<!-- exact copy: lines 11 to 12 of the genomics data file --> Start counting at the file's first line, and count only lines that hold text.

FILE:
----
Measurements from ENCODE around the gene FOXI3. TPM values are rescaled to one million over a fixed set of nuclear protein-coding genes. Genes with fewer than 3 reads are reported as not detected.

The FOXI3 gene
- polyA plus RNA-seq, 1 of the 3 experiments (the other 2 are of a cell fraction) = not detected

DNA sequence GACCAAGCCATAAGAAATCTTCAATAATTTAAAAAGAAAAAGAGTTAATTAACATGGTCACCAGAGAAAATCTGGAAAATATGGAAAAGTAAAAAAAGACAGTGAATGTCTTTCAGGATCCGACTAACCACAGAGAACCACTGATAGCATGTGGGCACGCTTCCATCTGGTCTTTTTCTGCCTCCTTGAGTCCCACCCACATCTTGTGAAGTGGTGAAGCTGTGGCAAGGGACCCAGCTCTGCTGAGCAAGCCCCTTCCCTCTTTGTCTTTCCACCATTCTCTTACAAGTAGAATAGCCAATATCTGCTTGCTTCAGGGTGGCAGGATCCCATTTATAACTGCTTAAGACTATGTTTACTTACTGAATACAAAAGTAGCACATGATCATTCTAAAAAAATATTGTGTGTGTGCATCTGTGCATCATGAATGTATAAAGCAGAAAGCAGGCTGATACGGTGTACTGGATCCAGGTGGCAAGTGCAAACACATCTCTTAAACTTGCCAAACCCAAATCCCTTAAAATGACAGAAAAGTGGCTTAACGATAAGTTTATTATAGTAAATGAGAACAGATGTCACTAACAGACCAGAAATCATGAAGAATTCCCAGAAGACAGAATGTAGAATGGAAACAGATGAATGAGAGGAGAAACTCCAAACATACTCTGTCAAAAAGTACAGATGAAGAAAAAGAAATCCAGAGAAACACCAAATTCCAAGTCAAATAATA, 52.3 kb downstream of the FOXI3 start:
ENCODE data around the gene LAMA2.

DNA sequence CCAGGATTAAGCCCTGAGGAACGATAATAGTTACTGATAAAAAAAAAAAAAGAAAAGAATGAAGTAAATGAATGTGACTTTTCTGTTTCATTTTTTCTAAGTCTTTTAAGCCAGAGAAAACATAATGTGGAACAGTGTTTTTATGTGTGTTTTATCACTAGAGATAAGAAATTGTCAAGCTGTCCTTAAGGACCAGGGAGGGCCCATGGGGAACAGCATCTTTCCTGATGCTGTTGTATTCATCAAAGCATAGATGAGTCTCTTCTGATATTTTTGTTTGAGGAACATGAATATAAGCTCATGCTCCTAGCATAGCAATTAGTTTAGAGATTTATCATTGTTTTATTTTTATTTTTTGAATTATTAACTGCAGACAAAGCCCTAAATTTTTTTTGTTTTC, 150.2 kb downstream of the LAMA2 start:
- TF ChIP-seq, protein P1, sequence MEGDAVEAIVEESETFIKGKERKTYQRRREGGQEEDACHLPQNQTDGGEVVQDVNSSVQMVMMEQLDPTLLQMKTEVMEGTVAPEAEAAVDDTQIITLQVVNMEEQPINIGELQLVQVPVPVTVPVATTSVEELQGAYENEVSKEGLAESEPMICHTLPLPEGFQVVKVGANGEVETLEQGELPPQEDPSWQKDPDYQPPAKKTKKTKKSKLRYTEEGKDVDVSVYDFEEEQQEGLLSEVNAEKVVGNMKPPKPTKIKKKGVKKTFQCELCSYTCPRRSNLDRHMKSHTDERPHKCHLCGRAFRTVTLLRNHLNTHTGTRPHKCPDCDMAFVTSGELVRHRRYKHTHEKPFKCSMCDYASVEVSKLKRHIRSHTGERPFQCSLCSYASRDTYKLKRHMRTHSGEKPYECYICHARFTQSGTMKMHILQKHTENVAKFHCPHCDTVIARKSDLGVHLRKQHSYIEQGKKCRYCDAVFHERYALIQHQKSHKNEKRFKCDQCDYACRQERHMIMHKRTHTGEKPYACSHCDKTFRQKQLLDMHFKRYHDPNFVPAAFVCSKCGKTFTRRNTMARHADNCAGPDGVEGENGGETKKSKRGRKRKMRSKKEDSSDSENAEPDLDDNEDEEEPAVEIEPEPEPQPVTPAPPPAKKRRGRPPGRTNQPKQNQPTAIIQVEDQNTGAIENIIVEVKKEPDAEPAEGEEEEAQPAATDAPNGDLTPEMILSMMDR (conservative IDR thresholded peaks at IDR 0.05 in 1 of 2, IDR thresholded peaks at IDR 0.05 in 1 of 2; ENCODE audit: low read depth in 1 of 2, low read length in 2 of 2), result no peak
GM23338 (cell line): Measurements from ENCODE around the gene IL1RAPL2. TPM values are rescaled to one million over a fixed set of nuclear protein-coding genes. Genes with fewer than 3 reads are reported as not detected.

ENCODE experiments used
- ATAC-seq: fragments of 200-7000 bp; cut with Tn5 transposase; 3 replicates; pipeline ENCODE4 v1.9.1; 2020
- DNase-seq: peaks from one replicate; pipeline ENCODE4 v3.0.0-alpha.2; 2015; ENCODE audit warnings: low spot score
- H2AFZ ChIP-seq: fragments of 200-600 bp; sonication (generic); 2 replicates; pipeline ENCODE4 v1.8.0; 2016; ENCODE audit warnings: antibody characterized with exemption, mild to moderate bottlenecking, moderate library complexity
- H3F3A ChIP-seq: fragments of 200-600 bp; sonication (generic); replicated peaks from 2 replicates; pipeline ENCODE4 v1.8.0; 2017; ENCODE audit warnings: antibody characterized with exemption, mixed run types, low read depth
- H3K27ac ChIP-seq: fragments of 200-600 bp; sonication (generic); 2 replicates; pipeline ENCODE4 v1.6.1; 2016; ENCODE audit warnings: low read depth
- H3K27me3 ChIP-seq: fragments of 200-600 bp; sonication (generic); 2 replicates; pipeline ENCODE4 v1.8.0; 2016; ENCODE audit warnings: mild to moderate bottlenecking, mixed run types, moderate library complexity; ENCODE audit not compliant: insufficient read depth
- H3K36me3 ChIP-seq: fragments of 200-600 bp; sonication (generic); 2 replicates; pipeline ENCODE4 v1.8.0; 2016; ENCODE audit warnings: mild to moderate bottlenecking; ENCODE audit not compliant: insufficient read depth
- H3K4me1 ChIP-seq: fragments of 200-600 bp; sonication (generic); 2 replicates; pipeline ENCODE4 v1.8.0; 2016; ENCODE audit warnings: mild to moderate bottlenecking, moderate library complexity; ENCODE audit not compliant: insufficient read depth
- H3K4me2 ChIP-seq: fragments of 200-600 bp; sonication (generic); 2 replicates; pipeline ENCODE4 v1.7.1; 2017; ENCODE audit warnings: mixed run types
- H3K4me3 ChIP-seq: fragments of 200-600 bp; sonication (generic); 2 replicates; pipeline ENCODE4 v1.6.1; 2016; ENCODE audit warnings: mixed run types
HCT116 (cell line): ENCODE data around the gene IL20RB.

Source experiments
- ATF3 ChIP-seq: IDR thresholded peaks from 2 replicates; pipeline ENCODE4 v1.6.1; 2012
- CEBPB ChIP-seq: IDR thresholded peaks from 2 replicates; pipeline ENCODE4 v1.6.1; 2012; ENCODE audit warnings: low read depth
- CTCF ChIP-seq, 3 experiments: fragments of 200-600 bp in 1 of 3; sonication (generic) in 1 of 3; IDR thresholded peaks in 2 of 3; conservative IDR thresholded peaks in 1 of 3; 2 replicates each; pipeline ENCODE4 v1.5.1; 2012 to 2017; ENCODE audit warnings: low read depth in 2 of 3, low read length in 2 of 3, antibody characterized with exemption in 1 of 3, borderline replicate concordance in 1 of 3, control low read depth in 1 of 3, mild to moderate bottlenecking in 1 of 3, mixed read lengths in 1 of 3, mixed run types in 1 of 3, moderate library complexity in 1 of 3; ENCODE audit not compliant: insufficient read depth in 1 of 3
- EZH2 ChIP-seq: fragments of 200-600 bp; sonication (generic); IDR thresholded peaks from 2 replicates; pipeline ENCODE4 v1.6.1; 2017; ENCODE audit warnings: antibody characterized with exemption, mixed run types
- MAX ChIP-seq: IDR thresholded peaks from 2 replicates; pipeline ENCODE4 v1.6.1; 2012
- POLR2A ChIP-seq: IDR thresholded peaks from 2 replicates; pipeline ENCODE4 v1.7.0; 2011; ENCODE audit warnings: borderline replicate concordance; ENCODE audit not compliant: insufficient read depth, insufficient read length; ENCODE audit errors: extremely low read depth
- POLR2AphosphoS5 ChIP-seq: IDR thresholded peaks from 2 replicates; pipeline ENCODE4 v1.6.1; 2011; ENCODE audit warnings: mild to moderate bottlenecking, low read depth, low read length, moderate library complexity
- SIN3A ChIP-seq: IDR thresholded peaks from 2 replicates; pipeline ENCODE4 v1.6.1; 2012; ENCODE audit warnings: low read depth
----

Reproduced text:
- DNase-seq: peaks from one replicate; pipeline ENCODE4 v3.0.0-alpha.2; 2015; ENCODE audit warnings: low spot score
- H2AFZ ChIP-seq: fragments of 200-600 bp; sonication (generic); 2 replicates; pipeline ENCODE4 v1.8.0; 2016; ENCODE audit warnings: antibody characterized with exemption, mild to moderate bottlenecking, moderate library complexity